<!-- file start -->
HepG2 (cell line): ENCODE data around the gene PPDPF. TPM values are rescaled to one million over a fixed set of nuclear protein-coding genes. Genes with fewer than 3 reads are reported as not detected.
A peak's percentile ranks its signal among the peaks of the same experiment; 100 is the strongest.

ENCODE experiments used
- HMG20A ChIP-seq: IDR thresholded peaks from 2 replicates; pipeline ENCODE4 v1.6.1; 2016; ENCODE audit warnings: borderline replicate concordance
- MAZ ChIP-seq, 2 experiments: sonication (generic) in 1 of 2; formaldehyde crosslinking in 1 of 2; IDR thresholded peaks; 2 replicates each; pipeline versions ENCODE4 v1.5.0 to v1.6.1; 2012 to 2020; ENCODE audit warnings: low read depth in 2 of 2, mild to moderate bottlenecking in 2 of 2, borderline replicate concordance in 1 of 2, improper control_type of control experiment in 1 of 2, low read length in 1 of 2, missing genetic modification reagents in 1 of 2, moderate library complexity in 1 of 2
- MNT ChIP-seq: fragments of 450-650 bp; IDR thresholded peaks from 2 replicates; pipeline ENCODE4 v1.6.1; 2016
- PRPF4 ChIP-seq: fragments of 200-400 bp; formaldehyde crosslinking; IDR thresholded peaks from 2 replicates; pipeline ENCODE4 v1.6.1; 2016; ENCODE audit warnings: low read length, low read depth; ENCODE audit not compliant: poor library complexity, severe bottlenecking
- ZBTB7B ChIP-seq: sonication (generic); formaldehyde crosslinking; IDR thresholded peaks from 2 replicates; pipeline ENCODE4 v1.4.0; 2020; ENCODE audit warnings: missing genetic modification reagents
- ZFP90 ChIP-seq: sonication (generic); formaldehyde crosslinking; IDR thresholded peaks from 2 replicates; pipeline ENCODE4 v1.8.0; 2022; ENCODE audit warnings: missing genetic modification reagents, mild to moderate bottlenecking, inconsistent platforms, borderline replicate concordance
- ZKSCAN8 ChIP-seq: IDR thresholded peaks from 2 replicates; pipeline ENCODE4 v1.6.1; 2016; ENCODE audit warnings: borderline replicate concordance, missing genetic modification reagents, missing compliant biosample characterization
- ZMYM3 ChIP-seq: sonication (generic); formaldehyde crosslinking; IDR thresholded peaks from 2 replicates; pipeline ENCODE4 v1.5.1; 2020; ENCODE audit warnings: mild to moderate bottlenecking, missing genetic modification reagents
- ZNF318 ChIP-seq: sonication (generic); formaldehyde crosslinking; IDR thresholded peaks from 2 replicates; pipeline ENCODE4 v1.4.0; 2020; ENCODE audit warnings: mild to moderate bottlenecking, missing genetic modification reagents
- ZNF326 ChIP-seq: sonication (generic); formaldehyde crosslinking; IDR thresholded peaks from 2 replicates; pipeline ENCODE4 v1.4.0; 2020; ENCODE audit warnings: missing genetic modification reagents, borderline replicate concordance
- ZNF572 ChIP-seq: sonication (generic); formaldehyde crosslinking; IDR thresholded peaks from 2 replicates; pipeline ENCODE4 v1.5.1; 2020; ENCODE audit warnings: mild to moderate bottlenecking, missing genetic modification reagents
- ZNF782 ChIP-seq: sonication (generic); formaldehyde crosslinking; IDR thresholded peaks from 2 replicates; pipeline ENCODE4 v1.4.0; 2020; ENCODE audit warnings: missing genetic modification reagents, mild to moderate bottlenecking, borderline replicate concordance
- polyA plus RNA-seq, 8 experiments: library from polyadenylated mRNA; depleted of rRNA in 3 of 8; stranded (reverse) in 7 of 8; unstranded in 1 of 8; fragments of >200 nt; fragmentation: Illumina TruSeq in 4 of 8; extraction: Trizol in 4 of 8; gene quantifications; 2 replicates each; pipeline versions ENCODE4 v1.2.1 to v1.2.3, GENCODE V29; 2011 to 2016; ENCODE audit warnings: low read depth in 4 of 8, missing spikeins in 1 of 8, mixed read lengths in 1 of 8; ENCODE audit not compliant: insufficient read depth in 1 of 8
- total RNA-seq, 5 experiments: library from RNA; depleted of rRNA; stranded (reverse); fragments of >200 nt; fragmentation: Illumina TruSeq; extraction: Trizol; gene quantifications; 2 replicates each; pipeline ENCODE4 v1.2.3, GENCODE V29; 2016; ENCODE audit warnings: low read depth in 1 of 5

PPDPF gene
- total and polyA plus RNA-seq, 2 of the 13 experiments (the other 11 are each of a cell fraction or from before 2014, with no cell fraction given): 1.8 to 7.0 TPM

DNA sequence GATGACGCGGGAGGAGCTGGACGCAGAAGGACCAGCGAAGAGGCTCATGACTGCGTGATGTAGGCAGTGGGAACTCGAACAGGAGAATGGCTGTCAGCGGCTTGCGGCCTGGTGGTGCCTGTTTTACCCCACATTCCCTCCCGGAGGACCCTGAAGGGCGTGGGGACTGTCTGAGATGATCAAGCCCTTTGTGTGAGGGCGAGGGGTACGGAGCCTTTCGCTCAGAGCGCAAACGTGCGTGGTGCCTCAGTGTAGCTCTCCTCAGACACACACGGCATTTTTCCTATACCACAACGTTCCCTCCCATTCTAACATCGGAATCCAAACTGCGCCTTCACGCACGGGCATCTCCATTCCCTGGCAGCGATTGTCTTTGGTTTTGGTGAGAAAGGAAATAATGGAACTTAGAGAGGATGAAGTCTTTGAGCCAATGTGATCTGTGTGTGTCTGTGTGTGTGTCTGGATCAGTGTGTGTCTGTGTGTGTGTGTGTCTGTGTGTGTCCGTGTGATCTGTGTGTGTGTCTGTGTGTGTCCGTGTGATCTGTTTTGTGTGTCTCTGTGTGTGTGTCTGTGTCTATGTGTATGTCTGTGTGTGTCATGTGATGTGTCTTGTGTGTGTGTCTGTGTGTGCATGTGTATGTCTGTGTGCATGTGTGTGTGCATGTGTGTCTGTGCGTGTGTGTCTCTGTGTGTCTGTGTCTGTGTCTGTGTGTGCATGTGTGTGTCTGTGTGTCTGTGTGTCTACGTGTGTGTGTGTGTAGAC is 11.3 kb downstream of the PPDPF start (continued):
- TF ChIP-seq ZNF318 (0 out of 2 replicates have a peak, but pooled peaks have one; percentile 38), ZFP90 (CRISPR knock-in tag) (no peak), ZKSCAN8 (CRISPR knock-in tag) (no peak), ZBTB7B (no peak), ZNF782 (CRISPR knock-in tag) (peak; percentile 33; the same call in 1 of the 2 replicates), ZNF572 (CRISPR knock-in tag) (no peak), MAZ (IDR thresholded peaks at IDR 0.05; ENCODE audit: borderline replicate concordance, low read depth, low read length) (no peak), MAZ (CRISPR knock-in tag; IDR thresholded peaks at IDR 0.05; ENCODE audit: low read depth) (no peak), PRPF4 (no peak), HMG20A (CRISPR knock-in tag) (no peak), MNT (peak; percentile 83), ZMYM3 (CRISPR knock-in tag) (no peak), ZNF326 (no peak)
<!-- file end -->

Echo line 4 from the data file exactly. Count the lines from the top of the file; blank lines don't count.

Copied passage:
- HMG20A ChIP-seq: IDR thresholded peaks from 2 replicates; pipeline ENCODE4 v1.6.1; 2016; ENCODE audit warnings: borderline replicate concordance